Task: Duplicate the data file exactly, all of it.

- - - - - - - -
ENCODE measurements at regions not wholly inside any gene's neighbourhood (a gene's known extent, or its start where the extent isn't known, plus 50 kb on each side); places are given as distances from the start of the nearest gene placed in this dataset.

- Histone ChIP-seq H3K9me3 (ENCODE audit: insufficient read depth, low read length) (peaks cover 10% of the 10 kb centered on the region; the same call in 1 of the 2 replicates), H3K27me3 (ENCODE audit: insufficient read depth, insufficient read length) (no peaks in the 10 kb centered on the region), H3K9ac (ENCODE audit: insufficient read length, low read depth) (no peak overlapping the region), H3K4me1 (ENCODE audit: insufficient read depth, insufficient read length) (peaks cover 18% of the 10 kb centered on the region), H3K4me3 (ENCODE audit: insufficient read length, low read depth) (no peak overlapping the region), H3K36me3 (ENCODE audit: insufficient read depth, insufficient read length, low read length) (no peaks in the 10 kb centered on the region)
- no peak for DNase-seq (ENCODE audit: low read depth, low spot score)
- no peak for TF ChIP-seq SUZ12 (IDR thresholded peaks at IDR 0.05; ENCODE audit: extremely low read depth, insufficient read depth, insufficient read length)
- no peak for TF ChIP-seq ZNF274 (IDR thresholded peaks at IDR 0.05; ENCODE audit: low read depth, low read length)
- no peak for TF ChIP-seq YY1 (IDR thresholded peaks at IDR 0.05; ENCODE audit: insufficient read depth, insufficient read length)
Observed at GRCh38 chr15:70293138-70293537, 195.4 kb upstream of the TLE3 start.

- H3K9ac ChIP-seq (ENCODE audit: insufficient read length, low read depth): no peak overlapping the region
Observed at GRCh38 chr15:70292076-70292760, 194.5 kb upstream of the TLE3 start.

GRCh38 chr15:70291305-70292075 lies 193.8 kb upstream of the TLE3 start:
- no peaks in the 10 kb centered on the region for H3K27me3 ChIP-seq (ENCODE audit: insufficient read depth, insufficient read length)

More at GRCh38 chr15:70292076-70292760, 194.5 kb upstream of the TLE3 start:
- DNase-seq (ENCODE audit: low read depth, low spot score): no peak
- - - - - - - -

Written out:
ENCODE measurements at regions not wholly inside any gene's neighbourhood (a gene's known extent, or its start where the extent isn't known, plus 50 kb on each side); places are given as distances from the start of the nearest gene placed in this dataset.

- Histone ChIP-seq H3K9me3 (ENCODE audit: insufficient read depth, low read length) (peaks cover 10% of the 10 kb centered on the region; the same call in 1 of the 2 replicates), H3K27me3 (ENCODE audit: insufficient read depth, insufficient read length) (no peaks in the 10 kb centered on the region), H3K9ac (ENCODE audit: insufficient read length, low read depth) (no peak overlapping the region), H3K4me1 (ENCODE audit: insufficient read depth, insufficient read length) (peaks cover 18% of the 10 kb centered on the region), H3K4me3 (ENCODE audit: insufficient read length, low read depth) (no peak overlapping the region), H3K36me3 (ENCODE audit: insufficient read depth, insufficient read length, low read length) (no peaks in the 10 kb centered on the region)
- no peak for DNase-seq (ENCODE audit: low read depth, low spot score)
- no peak for TF ChIP-seq SUZ12 (IDR thresholded peaks at IDR 0.05; ENCODE audit: extremely low read depth, insufficient read depth, insufficient read length)
- no peak for TF ChIP-seq ZNF274 (IDR thresholded peaks at IDR 0.05; ENCODE audit: low read depth, low read length)
- no peak for TF ChIP-seq YY1 (IDR thresholded peaks at IDR 0.05; ENCODE audit: insufficient read depth, insufficient read length)
Observed at GRCh38 chr15:70293138-70293537, 195.4 kb upstream of the TLE3 start.

- H3K9ac ChIP-seq (ENCODE audit: insufficient read length, low read depth): no peak overlapping the region
Observed at GRCh38 chr15:70292076-70292760, 194.5 kb upstream of the TLE3 start.

GRCh38 chr15:70291305-70292075 lies 193.8 kb upstream of the TLE3 start:
- no peaks in the 10 kb centered on the region for H3K27me3 ChIP-seq (ENCODE audit: insufficient read depth, insufficient read length)

More at GRCh38 chr15:70292076-70292760, 194.5 kb upstream of the TLE3 start:
- DNase-seq (ENCODE audit: low read depth, low spot score): no peak